This guest post is contributed by Rebecca Gray, who writes for background checks. She welcomes your comments at her email id: GrayRebecca14@gmail.com.
Gun rights issues come and go from the public spotlight, as violent episodes illuminate gun culture in America. Unfortunately, as quickly as gun violence is recognized as a crucial social topic, concerns seem to fade into the background, during incident-free periods. A school shooting or other gun-related atrocity starts the dialog and fervent discussions between pundits, lawmakers and police officials, only for it to slip from public focus before anything is actually done about it.
At issue is the intensely divided sphere of public influence, which decries gun crime and doggedly protects gun rights at the same time. There is no question a problem is at hand, yet legislators and staunch gun rights advocates continue to defend the status quo. Until we open our minds to serious reform, the proliferation of guns across U.S. society will continue to serve as a license to kill for criminals and accidental shooters defining the national gun culture.
State and Federal Influences
The proliferation of legal concealed-carry accommodations includes a vast majority of states as permit providers, with each jurisdiction maintaining its own set of laws. Depending on the requirements imposed, some states hardly restrict access to concealed carry permits, issuing most as a matter of course. A few states do maintain stringent standards, which limits access for certain members of society, even requiring gun owners to define their need for concealed weapons.
Despite the call for federal gun control and shifts in national attitudes about gun violence, states play crucial roles in legislating and enforcing gun rights. And while it is important to protect Constitutional freedoms, states need to fill the gap between Constitutional provisions and real-life outcomes seen on the streets. Combined with stand your ground laws on the books in some states, reckless concealed carry practices hold the potential for escalating violence. As a result, states that aren't active enough preventing guns from getting into the wrong hands actually contribute to the problem of gun violence more than they help solve it.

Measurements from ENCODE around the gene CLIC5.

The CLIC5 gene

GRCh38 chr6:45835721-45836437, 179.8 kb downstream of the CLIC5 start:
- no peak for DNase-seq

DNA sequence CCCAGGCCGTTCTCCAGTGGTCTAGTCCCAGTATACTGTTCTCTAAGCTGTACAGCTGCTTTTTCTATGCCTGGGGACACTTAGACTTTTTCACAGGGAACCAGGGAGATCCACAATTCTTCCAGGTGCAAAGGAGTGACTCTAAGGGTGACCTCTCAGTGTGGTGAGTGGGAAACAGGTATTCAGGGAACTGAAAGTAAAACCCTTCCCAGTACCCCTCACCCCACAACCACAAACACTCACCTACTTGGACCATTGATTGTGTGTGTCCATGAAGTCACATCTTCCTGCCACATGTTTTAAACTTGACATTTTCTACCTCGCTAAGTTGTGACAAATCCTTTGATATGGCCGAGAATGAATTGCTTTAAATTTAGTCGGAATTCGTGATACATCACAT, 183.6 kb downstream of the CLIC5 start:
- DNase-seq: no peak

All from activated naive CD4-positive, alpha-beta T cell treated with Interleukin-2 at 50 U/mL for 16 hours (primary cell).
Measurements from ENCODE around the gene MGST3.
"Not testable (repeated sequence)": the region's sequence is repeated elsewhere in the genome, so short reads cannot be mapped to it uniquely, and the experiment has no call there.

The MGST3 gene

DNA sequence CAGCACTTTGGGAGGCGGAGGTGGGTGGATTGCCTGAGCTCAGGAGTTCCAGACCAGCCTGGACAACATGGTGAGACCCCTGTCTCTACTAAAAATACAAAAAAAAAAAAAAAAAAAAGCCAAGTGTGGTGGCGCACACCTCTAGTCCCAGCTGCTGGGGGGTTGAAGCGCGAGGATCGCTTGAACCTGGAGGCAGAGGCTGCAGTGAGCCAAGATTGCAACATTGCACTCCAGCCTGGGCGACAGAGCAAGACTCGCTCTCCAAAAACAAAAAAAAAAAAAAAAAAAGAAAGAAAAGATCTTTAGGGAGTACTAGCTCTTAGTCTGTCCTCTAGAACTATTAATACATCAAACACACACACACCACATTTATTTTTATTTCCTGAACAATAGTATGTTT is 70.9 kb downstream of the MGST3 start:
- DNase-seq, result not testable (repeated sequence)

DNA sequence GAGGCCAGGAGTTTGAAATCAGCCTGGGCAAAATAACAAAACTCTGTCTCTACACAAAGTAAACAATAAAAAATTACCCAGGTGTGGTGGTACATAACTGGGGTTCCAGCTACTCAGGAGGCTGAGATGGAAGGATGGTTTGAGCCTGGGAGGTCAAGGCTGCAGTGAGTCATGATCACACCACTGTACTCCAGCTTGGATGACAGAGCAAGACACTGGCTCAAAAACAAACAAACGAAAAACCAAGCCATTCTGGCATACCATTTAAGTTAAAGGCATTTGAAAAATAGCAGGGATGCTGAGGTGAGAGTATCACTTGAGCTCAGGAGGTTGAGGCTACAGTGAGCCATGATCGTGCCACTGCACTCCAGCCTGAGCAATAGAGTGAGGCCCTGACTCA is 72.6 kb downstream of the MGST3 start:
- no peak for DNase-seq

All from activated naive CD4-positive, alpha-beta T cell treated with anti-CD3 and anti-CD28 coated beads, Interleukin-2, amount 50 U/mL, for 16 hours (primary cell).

The National Rifle Association remains firmly committed to reciprocity and universal federal gun laws regulating gun rights across state lines. Though currently on the books in all 50 states, concealed carry laws vary according to jurisdiction, so travelers carrying firearms must do due diligence to ensure they are acting in accordance with state statutes. NRA proposals, on the other hand, would standardize laws across states, even going as far as creating federal laws to codify the national standard.
Gun rights advocates justify the proposed change by arguing the universality of crime, which can occur at any time and place. According to the NRA, gun owners should not be forced to sacrifice safety and security just to travel across state borders. Unfortunately, standardizing gun laws would be a step backward for public safety, because such a proposal would naturally pander to the lowest possible standard. As a result, the federal conceal carry law would account for the lowest common denominator, compromising the strict licensure policies adopted by other states committed to curbing gun violence.